Scotland, home of legendary figures like William Wallace and Mary Queen of Scots, is known for its many historic castles (including Aitch Castle, former home of Scottish king Robert the Bruce) that provide the romantic backdrop for timeless destination weddings. And, not surprising for a country that invented scotch whiskey and moves to the swirling sound of the bagpipes, the Scots know how to throw a party.
In fact, the Scottish capital, Edinburgh, is famous for its festivals, with annual summer celebrations of film, literature, jazz and blues music, and the unforgettable Royal Edinburgh Military Tattoo. Medieval and Georgian architecture abound. Edinburgh Castle is one of several destination wedding venues available to couples; others include the George Hotel in Edinburgh’s historic New Town, Carberry Tower, a 16th-century estate home, and Broxmouth Park, a Georgian mansion surrounded by parkland. The ruins of Craigmillar Castle, which played a key role in Scottish history, is popular for wedding photos.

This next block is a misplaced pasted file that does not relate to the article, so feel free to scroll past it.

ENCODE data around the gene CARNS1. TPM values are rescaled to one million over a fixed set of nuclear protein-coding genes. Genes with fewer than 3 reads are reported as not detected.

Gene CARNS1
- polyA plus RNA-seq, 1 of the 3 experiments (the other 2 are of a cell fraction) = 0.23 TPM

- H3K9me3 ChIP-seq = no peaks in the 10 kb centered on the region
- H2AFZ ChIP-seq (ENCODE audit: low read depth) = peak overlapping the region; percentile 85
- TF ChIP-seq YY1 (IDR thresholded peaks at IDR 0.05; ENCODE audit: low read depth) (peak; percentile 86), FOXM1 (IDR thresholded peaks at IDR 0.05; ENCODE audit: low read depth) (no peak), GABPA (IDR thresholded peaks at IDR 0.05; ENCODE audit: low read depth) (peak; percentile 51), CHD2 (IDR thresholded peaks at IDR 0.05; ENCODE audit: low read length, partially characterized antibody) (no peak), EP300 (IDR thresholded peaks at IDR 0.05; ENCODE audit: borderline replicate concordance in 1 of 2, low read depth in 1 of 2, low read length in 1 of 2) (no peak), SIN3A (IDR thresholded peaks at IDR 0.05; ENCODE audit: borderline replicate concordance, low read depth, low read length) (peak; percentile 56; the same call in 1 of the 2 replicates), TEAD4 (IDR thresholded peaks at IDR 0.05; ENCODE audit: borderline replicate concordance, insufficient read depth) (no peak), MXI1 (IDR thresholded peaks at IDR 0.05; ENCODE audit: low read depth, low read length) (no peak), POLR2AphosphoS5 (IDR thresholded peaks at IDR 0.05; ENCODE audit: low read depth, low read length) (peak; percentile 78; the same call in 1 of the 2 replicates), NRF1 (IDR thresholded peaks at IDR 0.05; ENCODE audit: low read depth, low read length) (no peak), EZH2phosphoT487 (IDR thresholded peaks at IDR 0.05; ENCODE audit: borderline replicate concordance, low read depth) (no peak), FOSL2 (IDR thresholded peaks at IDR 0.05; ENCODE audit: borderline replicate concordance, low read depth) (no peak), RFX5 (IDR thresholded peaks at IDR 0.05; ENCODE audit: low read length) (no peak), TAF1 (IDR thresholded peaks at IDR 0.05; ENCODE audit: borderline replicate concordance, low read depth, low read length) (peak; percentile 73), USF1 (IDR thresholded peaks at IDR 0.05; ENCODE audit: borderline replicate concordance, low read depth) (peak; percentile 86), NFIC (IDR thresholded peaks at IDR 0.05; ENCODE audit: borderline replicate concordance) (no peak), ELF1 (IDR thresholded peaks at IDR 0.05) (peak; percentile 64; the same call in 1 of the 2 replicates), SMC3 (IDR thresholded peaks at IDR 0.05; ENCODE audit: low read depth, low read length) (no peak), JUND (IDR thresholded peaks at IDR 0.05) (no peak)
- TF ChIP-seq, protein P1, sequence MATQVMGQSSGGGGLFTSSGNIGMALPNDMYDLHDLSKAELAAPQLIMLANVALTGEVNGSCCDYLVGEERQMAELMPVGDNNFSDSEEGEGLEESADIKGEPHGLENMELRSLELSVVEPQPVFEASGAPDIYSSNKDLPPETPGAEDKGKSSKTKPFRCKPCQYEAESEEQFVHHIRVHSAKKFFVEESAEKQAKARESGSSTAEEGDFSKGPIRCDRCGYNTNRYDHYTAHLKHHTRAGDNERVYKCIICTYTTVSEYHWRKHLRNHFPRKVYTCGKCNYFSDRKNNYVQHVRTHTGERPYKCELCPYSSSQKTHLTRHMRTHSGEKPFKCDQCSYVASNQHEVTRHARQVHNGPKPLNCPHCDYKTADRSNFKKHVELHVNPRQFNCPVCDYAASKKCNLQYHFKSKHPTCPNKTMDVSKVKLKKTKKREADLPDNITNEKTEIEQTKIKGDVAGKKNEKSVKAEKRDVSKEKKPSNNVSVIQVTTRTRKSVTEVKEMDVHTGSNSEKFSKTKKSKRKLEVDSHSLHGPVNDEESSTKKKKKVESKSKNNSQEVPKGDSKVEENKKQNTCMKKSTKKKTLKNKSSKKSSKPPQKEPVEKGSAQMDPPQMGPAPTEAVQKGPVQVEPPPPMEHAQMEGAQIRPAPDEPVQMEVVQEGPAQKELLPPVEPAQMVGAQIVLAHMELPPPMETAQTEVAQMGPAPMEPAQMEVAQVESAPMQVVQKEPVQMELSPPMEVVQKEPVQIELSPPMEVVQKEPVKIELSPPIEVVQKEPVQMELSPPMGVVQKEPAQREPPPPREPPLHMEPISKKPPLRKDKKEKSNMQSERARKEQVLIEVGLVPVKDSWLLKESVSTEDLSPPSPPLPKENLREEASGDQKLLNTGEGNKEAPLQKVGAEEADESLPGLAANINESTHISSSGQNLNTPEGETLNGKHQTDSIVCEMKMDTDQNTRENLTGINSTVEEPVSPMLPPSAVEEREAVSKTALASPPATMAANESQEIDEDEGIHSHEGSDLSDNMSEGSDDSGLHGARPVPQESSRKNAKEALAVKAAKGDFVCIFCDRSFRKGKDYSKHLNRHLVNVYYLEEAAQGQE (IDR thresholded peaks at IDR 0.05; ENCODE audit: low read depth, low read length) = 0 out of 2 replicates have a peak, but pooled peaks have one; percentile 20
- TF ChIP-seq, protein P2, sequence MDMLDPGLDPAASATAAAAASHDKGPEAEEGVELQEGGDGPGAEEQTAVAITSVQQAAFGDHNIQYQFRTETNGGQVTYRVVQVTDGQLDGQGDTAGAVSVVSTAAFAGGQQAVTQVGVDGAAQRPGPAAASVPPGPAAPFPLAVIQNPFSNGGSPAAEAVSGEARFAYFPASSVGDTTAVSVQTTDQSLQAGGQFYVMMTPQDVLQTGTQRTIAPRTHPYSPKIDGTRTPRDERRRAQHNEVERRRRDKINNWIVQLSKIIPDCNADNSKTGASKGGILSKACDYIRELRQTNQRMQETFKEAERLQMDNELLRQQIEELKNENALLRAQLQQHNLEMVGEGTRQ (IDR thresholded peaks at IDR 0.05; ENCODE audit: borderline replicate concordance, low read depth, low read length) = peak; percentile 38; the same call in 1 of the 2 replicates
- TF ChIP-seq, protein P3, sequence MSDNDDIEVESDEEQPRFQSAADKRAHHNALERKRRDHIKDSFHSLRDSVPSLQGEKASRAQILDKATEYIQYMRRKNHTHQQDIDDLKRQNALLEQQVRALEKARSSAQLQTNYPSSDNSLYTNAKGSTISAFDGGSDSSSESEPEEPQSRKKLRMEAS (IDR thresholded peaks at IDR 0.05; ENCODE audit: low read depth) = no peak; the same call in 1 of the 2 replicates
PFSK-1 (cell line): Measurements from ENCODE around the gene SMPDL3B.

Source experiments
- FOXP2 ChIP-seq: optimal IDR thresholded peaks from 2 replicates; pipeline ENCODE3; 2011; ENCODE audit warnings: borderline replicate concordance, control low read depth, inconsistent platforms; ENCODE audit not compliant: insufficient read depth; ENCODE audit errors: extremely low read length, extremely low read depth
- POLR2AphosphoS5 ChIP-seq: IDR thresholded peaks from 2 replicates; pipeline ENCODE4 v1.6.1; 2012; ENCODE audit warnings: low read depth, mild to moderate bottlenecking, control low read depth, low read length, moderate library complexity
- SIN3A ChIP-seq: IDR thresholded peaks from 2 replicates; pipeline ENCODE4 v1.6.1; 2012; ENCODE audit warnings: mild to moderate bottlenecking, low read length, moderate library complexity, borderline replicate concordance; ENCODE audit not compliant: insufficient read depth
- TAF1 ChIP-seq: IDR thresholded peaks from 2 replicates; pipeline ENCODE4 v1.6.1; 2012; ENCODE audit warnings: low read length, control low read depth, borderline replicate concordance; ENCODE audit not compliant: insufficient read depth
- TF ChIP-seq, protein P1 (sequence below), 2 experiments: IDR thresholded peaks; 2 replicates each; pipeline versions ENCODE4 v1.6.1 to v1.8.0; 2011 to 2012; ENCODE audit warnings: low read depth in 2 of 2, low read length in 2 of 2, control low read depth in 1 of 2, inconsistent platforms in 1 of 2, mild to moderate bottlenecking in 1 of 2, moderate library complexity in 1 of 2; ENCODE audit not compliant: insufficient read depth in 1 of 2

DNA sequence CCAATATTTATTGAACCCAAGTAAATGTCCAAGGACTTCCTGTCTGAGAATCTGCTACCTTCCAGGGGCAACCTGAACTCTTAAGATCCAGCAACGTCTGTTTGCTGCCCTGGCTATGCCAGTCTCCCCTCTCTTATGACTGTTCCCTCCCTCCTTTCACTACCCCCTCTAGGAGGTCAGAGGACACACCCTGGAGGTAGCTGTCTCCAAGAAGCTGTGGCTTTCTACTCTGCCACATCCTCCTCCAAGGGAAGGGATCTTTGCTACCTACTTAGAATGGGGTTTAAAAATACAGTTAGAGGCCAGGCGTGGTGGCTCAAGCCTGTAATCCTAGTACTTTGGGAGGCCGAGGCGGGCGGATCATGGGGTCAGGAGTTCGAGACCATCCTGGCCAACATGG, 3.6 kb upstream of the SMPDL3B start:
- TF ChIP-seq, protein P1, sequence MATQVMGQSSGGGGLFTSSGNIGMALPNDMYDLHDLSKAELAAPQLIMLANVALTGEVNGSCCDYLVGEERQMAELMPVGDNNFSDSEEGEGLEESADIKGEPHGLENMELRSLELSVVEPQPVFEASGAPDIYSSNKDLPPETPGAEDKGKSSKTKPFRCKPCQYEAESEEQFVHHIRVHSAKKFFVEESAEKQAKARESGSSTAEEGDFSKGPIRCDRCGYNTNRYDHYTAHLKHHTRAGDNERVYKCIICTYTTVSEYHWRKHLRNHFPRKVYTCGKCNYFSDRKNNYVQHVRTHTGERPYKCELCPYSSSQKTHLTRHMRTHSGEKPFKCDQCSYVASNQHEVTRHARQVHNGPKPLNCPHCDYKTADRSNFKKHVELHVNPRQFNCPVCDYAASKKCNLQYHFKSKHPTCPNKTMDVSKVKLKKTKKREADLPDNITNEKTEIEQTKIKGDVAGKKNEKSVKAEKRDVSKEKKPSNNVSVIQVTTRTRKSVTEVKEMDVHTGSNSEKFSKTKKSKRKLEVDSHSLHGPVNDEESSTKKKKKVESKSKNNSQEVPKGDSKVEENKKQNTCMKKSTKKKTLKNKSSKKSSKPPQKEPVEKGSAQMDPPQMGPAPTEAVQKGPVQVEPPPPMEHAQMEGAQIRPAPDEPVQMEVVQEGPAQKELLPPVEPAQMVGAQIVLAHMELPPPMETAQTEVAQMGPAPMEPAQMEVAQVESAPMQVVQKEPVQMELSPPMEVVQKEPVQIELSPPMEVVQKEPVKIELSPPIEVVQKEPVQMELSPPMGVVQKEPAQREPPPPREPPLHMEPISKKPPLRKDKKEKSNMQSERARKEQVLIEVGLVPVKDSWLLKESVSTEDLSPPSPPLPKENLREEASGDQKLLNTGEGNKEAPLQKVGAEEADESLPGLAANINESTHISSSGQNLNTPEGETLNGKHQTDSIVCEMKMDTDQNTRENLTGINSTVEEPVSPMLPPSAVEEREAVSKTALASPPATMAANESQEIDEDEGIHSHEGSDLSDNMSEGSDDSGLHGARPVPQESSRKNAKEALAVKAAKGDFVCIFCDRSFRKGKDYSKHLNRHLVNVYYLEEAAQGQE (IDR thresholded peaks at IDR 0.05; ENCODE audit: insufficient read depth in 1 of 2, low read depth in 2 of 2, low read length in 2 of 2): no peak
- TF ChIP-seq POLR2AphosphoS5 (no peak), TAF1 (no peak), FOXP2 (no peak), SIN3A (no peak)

Shopping and nightlife attract couples to the “dear green place” of Glasgow, Scotland’s largest city, which also has more than 90 parks and gardens. For a Glasgow destination wedding, consider the baronial Sherbrooke Castle Hotel in the leafy Pollokshields suburbs, or sail down the river Clyde to the Isle of Bute, where you can celebrate a wedding complete with moat and tall round towers at Rothesay Castle. Inverness is not only the gateway to the Scottish Highlands but also to mysterious Loch Ness and Scotland’s whiskey-producing regions and towns. Ackergill Tower is a Highlands wedding castle with miles of private beachfront.
Oban is the main departure point to the islands of the Hebrides; it’s also Scotland’s seafood capital. Golfers, of course, know the Scotland is the birthplace of golf: the game has been played at St. Andrews since at least 1574, and the coastal town remains the home of the British Open. Nearby wedding venues include the Fairmont St. Andrews and the Old Course Hotel, which sits directly on the ancient links course.
>Written by: Bob Curley